Nostalgia permeates this varied ensemble of Vietnamese songs and prayers at the crossroads of tradition and modernity. They bear witness to a country that was still united yet, starting in 1954, about to undergo the throes of two decades of civil war between communist North and pro-Western South Vietnam.
Moreover, this collection starts with "Ao The Tham Tang" ("Wearing this Old Tunic"), a piece from the pivotal year 1953. Its author, Dan Truong, used an old-time folk melody to convey a doubly nostalgic message: a man who apparently has gone to war imagines he is back at home wearing the tunic of his ancestors.
In the same vein, with the addition of a mandolin, "Ai Vê Que Toi" ("If You Go That Way") expresses the request of a peasant far away from his homeland. He asks someone about to travel there to pass on his greetings to his mother. Nevertheless, a more patriotic reading shows a man busy liberating his country, to which he only intends to return after victory.
In the years following World War II, such French patriotic songs as "La Madelon" and "La Marseillaise" gained popularity in Vietnam. They were heard for the first time during the "cai luong" or reformed theatre shows performed in Saigon and other cities in Southern Vietnam. Western-inspired orchestras used to play during the intermissions.
With the expansion of the phonograph and radiobroadcast, French songs soon spread in large Vietnamese cities where it was not uncommon to see crowds in front of stores selling 78s. However, the main popularity factor for these hit songs was the opening of dance halls and cinemas in the thirties. Silver screen singing stars such as Josephine Baker ("J'ai Deux amours", "Ma Petite Tonkinoise"), Rina Ketty and George Milton, were especially favoured by variety music lovers. Yet the best-loved singer was by far Tino Rossi —made famous by his interpretation of such songs by Vincent Scotto as "Marinella"— to the point that many "Tino Fan Clubs" ("hoi ai Ti-no")were created.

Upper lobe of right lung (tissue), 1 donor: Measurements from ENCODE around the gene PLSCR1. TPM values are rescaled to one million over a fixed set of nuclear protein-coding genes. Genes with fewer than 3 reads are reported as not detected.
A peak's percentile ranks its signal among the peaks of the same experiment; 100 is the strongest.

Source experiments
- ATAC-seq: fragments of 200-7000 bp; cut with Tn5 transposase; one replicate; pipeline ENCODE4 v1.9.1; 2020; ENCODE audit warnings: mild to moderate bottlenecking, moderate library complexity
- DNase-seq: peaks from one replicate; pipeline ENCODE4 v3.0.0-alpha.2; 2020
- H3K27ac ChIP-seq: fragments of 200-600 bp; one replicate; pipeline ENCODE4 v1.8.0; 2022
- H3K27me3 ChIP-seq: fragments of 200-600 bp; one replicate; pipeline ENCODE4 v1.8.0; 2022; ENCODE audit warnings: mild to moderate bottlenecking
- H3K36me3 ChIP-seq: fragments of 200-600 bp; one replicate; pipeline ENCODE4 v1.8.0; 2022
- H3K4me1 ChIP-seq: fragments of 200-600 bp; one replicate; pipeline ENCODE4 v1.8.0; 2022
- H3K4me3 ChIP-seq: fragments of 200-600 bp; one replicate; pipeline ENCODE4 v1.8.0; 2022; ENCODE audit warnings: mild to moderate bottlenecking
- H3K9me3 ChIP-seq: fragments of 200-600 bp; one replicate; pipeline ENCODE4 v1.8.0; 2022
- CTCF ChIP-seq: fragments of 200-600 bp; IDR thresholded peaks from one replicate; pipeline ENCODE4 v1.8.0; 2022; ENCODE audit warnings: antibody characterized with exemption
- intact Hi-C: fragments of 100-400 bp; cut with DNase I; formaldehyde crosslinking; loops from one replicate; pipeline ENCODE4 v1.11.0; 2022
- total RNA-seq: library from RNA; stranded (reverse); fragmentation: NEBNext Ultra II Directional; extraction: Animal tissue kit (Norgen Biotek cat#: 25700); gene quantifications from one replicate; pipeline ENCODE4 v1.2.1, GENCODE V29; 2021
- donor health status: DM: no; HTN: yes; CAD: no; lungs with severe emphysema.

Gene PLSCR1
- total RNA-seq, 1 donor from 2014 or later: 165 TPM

Listeners will delight in this "Tino mania" with the comparsita"Duong Vê" ("Nostalgia of the Native Land "), a sentimental song written by Hoang Trong. Indeed, the interpreter renders the languorous accents of the Corsican singer with great talent, to a background of bandoneon.
It was only in the mid-thirties that the first Vietnamese versions of Western songs appeared. In the wake of the movement "ba Ta theo dieu Tay"(our lyrics to Western melodies) singing French melodies in Vietnamese even became very fashionable.
The recordings by two"cai luong"artists, Ai Lien and Kim Thoa, released in the mid-thirties by Beka record company, contributed to the spreading of this new song style, whose lyrics were more or less voluntarily transformed. This gave rise to the "modern" Vietnamese pop song genre, whose paternity musicologists have attributed to Nguyen Van Tuey for his original songs written in 1938.
Orchestrated in a Western fashion and performed by combos that bring to mind Ray Ventura's band, these new songs soon spread across the country, apart from rural areas. Yet it was in Hanoi, the Northern capital, that they really found their audience. In 1938, two bands contributed to the promotion of this hybrid music style, Tricea and mainly Myosotis, the first Vietnamese ensemble performing its own pieces, written by Tham Oanh and Duong Thiêu Tuoc. By the latter, this collection presents "Huong Giang Mê-Khùc" ("Song for the Perfume River"), a true "chanson d'auteur" in the form of a poetic homage to the river that flows across Hue, the artist's native city whose musical tradition he learned at a very young age. This acoustic guitar ballad strikes by both its simplicity and its modernity.
Trained as a child to the dàn nguyêttraditional two-stringed lute, Duong Thiêu Tuoc was the first Vietnamese artist to popularise the Hawaiian guitar, an exotic sounding instrument that carries the light piece "Môt Buoi Chiêù Mo" ("Reveries"), an ode to happiness and travelling written by Zoan Mân.
Duong Thieu Tuoc wrote his first songs in French —"Ton Doux sourire", "Souvenance" etc— before turning back to his native tongue. A prolific as well as demanding songwriter, he considered himself as a composer of "Vietnamese" music rather than simply "popular" music. He deemed that the traditional repertoire's limited number of songs made it a necessity to write music "using Western techniques to create music pieces full or our national character."